September sky


Al Oakes is the stuff of local legend. A founding member of the Volebeats, Al left the band about a decade ago and has been pretty much a musical recluse ever since – until now. For this recording, his brother Brian, another ex-Volebeat, and John Nash – who actually just joined the Voles – have ventured into the musical realm of Al Oakes, creating the various pastoral Western vistas, country loneliness and cracked spaciness that frame his melancholy songs of longing. Besides the alienation of failed relationships, Oakes looks to the aliens of the stars, mixing allusions to outer space with more down-to-earth Midwestern imagery. Songs like the reverberating "Space Lake" and the sinuous "Martian Twilight" cast a vaguely psychedelic sheen on Oakes’ perspectives. A couple of songs share similar structures, and the autumnal imagery lends a song-cyclical feel to the record. The arrangements by Brian and Nash impress with their simplicity, recalling the production values and odd moments that David Gilmour brought to Syd Barrett records.

September Sky is a spare yet majestic achievement – hopefully Al Oakes, with his A.N.B. partners, will get out a little more often.

Greg Baise writes about music for the Metro Times. E-mail

We welcome readers to submit letters regarding articles and content in Detroit Metro Times. Letters should be a minimum of 150 words, refer to content that has appeared on Detroit Metro Times, and must include the writer's full name, address, and phone number for verification purposes. No attachments will be considered. Writers of letters selected for publication will be notified via email. Letters may be edited and shortened for space.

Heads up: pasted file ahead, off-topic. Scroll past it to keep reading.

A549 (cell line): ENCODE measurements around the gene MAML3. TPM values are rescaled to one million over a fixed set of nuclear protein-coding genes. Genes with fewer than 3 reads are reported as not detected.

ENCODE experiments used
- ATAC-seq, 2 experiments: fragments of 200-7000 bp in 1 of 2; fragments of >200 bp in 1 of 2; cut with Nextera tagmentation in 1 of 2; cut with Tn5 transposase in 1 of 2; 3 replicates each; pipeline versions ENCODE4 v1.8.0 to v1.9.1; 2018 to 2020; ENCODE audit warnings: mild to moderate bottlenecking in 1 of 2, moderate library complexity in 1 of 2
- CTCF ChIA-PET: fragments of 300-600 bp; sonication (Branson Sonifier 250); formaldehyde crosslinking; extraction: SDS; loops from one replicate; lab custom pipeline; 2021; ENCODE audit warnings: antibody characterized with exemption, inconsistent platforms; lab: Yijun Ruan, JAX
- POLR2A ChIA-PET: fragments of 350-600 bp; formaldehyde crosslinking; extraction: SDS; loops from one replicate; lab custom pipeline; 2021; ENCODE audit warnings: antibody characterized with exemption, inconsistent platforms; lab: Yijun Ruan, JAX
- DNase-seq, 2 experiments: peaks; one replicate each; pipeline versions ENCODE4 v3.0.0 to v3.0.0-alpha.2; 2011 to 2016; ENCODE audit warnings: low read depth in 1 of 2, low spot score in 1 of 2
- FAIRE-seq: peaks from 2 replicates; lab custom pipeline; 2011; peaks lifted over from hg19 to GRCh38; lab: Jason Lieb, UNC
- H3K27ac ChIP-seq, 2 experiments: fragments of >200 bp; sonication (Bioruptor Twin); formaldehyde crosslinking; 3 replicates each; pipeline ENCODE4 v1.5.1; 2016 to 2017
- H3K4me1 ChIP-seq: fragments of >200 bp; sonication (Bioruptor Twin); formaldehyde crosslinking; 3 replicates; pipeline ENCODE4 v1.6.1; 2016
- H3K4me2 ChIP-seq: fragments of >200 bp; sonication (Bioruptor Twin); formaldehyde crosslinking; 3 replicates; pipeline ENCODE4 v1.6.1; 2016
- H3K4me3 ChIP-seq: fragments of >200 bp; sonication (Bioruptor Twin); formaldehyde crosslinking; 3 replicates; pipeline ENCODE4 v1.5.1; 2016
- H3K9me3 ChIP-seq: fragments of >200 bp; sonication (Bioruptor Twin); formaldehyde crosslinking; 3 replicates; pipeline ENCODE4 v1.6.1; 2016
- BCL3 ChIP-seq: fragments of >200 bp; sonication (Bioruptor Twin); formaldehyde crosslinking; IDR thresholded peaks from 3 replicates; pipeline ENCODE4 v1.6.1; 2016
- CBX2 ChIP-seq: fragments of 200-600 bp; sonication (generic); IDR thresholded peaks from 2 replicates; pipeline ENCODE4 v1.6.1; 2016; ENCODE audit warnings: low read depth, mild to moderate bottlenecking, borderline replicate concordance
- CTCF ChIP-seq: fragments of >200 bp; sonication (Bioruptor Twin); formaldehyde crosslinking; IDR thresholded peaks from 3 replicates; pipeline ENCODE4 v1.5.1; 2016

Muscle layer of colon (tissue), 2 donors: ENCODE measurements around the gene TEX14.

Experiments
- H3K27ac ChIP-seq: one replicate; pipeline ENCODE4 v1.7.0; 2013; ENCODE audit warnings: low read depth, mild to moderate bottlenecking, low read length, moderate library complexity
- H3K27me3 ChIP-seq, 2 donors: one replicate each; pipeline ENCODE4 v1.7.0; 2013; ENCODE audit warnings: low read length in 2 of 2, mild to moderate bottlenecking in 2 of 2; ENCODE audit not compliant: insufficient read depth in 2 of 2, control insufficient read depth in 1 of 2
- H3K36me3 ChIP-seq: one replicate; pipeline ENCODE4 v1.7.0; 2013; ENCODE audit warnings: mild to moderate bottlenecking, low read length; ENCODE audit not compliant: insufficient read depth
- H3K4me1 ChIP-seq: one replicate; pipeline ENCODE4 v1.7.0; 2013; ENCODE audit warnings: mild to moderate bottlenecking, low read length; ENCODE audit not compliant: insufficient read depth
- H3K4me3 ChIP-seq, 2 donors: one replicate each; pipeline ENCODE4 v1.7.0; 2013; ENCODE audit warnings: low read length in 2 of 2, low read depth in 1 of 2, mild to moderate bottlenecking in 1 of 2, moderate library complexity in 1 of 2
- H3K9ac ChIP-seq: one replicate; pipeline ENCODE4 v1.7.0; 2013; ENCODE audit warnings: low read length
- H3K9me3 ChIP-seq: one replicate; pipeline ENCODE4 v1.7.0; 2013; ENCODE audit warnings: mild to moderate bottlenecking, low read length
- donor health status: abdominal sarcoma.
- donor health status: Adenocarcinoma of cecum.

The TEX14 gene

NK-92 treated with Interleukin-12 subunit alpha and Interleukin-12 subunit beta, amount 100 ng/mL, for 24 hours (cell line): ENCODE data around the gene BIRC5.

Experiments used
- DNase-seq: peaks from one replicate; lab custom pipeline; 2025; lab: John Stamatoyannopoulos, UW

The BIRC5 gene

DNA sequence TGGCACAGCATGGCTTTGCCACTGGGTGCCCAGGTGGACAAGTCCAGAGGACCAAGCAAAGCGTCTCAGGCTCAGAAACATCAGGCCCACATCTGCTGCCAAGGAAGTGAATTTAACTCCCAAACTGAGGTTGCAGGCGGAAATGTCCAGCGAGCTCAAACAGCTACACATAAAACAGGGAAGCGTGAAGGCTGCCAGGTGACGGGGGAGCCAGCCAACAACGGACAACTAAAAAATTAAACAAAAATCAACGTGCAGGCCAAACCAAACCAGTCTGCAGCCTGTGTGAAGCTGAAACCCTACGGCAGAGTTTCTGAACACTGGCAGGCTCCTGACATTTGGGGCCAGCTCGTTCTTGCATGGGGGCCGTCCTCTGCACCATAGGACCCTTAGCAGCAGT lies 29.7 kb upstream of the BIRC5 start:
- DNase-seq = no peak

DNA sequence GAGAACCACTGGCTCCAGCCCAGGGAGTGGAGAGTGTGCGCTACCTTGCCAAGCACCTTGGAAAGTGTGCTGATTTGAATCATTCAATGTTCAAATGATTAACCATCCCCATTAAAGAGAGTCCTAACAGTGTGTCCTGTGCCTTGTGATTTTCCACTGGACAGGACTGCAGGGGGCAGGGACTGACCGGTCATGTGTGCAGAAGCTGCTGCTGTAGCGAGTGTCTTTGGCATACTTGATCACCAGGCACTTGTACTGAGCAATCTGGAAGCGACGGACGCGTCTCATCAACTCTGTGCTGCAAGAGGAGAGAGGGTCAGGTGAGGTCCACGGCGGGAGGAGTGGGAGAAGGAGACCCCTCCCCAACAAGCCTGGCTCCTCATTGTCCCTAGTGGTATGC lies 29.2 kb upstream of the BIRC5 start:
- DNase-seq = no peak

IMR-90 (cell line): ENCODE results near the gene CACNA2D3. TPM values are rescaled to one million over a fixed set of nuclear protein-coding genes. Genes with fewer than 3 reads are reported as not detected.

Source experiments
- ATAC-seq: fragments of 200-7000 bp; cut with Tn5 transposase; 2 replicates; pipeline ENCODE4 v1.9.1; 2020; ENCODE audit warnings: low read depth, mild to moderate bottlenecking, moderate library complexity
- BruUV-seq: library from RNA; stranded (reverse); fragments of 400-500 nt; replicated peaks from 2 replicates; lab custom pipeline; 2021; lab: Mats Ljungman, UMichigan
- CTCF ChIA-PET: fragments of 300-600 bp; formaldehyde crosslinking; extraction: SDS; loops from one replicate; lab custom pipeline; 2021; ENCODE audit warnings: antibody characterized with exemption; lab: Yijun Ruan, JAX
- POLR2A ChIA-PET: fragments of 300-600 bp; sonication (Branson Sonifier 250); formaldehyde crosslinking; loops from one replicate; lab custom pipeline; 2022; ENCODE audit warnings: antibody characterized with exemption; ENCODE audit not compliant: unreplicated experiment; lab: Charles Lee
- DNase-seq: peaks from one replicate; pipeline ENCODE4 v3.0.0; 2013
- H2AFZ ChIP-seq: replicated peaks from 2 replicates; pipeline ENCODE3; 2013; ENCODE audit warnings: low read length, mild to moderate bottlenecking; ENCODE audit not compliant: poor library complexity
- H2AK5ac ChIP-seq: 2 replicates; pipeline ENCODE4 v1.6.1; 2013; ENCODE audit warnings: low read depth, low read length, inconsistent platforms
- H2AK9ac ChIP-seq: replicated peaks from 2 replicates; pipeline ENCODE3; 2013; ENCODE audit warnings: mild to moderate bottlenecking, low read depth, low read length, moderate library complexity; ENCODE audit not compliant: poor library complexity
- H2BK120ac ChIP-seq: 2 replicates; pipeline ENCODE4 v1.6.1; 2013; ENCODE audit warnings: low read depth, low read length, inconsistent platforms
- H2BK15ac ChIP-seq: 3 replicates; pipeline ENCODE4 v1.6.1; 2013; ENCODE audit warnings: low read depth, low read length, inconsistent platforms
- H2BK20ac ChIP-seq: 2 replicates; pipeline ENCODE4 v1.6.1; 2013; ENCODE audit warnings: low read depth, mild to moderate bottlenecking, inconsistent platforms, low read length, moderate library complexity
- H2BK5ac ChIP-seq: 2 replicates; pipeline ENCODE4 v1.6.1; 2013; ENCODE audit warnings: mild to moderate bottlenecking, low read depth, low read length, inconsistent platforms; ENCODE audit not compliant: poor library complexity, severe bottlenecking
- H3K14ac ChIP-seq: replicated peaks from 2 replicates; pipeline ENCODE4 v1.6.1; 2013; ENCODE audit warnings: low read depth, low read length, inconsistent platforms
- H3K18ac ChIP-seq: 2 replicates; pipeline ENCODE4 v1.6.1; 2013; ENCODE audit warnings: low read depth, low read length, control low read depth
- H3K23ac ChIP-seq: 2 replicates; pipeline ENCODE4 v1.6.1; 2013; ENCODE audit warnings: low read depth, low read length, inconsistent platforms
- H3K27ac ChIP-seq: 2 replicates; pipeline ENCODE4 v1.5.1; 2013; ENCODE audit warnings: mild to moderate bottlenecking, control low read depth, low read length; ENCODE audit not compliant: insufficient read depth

Email us at

Support Local Journalism.
Join the Detroit Metro Times Press Club

Local journalism is information. Information is power. And we believe everyone deserves access to accurate independent coverage of their community and state. Our readers helped us continue this coverage in 2020, and we are so grateful for the support.

Help us keep this coverage going in 2021. Whether it's a one-time acknowledgement of this article or an ongoing membership pledge, your support goes to local-based reporting from our small but mighty team.

Join the Metro Times Press Club for as little as $5 a month.